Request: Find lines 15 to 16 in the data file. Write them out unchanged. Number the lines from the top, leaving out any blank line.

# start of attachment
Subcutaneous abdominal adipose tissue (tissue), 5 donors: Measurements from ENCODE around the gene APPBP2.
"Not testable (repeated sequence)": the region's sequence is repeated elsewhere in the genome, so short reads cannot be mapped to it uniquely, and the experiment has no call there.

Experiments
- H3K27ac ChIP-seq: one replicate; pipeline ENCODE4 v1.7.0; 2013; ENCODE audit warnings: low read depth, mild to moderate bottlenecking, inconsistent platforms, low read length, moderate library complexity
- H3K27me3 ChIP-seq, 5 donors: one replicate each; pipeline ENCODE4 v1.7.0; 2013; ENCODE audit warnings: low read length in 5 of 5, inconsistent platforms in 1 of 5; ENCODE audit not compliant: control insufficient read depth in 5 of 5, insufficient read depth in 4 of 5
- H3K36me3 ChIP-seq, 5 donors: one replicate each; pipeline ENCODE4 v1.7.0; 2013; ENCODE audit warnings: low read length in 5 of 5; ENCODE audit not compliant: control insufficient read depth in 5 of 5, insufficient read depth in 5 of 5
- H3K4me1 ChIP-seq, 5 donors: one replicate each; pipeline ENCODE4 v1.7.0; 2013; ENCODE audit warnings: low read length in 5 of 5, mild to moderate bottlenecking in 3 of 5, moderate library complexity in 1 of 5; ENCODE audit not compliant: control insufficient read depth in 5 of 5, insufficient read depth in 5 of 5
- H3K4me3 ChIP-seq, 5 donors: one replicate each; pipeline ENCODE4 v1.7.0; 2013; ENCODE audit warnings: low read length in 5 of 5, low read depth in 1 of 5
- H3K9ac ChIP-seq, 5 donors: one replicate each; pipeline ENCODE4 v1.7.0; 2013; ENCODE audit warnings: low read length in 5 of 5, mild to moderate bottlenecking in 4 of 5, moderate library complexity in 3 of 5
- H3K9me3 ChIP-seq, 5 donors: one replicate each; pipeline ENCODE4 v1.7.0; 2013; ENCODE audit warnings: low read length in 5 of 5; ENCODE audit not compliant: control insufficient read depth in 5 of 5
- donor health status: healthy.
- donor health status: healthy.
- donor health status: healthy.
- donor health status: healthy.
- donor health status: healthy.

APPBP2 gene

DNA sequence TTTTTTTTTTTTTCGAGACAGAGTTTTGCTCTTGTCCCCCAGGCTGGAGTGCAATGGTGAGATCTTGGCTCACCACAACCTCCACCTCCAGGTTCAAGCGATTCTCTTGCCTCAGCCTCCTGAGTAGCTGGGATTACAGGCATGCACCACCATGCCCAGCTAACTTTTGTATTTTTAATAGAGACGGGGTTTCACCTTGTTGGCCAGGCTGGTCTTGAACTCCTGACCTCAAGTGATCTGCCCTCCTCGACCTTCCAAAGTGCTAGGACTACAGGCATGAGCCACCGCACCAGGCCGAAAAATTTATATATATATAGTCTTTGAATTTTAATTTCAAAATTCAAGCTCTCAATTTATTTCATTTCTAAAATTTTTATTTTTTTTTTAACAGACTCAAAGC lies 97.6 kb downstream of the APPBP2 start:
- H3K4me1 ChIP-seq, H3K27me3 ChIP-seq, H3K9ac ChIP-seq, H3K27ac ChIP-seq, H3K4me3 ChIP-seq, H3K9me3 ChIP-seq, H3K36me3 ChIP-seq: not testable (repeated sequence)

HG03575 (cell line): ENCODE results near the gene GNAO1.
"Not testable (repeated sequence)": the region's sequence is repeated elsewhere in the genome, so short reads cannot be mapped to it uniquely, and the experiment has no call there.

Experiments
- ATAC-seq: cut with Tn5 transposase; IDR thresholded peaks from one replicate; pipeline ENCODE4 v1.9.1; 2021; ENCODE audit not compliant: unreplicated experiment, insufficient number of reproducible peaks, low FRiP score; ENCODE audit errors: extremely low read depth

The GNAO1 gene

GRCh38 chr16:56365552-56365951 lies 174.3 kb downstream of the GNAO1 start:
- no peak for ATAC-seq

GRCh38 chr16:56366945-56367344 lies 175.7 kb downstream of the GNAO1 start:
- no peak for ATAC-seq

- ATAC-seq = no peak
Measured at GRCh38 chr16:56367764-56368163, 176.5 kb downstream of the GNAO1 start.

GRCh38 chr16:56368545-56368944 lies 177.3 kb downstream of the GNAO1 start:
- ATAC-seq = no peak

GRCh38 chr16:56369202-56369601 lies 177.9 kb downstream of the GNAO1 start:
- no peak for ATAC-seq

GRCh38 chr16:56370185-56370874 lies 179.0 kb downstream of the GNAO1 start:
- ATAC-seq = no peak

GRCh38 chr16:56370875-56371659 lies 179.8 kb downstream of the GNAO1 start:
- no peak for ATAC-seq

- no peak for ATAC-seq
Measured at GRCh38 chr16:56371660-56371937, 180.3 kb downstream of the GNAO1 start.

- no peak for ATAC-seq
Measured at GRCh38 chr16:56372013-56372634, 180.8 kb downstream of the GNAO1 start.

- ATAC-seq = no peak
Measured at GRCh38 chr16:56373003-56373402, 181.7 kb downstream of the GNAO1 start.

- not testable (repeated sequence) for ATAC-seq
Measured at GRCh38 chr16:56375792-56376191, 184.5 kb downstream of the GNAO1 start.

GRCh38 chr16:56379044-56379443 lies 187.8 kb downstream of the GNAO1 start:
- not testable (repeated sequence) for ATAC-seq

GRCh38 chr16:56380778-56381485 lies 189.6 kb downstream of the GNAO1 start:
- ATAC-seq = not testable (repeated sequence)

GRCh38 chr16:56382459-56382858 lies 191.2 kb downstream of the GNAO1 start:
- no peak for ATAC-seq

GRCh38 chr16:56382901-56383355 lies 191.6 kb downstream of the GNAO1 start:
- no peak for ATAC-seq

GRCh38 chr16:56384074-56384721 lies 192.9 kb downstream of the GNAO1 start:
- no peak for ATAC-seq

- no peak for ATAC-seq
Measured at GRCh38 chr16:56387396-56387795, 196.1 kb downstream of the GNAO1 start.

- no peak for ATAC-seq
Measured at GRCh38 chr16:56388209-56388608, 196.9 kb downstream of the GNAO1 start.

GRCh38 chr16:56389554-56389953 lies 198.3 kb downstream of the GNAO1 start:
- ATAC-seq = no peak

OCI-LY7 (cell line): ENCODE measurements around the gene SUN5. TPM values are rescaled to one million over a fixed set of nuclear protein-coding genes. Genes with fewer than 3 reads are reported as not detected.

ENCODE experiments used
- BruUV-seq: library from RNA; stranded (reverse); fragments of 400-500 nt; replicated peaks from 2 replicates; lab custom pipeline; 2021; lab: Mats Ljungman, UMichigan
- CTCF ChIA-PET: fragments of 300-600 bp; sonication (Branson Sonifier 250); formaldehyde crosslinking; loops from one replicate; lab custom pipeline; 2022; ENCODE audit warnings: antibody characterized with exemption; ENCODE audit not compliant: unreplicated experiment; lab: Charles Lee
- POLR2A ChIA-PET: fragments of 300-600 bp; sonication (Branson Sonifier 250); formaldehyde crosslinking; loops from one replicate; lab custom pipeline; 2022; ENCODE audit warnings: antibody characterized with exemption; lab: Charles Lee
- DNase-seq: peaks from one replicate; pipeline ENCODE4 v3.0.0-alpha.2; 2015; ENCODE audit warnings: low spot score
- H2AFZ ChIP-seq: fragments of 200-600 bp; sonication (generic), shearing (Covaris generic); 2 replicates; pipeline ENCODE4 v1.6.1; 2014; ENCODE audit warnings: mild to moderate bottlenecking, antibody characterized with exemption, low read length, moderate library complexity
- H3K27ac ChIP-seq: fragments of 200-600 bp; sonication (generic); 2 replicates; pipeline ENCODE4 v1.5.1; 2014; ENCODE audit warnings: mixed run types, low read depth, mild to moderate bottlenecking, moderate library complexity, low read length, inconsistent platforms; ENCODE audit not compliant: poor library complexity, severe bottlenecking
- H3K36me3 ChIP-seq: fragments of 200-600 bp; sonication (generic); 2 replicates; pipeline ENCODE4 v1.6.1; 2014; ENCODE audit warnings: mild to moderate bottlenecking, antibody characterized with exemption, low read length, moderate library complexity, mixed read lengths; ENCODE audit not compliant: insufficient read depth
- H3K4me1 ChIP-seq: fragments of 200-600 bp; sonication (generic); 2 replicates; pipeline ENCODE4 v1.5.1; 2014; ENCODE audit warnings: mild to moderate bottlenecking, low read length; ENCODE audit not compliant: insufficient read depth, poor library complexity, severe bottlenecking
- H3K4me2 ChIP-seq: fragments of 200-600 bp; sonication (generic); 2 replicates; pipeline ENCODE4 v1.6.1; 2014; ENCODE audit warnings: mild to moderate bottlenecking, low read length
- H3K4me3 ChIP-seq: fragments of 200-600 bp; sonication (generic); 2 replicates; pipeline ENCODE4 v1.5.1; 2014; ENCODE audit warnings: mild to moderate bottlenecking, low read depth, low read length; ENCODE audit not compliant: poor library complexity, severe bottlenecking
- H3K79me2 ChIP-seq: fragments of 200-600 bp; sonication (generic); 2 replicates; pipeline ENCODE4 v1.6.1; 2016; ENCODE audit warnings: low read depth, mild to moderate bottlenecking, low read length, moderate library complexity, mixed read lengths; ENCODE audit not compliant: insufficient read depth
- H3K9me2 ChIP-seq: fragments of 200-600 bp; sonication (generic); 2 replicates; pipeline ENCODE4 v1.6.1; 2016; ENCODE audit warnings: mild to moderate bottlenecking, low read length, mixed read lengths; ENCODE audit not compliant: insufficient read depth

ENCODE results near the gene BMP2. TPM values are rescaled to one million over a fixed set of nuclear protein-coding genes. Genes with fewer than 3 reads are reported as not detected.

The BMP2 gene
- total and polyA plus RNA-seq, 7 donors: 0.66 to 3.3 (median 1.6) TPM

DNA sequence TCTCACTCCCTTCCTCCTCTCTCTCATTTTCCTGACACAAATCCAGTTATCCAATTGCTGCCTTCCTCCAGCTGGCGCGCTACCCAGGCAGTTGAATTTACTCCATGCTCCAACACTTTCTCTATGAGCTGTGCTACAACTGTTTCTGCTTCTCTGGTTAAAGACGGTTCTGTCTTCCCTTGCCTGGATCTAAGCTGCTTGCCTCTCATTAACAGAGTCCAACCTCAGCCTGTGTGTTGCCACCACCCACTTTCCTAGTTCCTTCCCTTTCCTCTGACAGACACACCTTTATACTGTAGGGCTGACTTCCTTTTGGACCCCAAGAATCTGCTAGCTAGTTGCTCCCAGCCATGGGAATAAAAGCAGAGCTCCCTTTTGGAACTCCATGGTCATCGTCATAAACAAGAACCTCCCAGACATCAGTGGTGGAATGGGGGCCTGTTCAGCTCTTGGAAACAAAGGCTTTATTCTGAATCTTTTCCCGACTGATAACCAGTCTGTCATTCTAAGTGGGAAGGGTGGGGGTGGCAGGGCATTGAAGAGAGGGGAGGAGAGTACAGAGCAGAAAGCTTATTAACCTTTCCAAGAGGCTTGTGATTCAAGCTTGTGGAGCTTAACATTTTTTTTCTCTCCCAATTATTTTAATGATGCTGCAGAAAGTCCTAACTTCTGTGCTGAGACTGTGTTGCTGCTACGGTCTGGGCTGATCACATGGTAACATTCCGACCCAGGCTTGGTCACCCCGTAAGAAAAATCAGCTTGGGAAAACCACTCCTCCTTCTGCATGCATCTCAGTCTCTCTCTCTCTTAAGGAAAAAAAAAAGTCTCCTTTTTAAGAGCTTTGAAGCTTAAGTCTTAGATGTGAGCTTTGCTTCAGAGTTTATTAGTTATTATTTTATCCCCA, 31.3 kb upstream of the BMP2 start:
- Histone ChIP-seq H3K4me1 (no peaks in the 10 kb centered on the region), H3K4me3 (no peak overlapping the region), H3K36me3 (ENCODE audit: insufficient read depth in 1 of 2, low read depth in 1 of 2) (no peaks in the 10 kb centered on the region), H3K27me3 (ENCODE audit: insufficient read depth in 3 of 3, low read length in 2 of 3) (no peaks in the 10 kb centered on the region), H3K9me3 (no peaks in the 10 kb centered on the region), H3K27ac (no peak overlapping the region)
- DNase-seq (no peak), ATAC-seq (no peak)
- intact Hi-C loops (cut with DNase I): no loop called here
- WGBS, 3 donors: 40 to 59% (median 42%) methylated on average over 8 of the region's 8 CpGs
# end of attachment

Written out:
- donor health status: healthy.

APPBP2 gene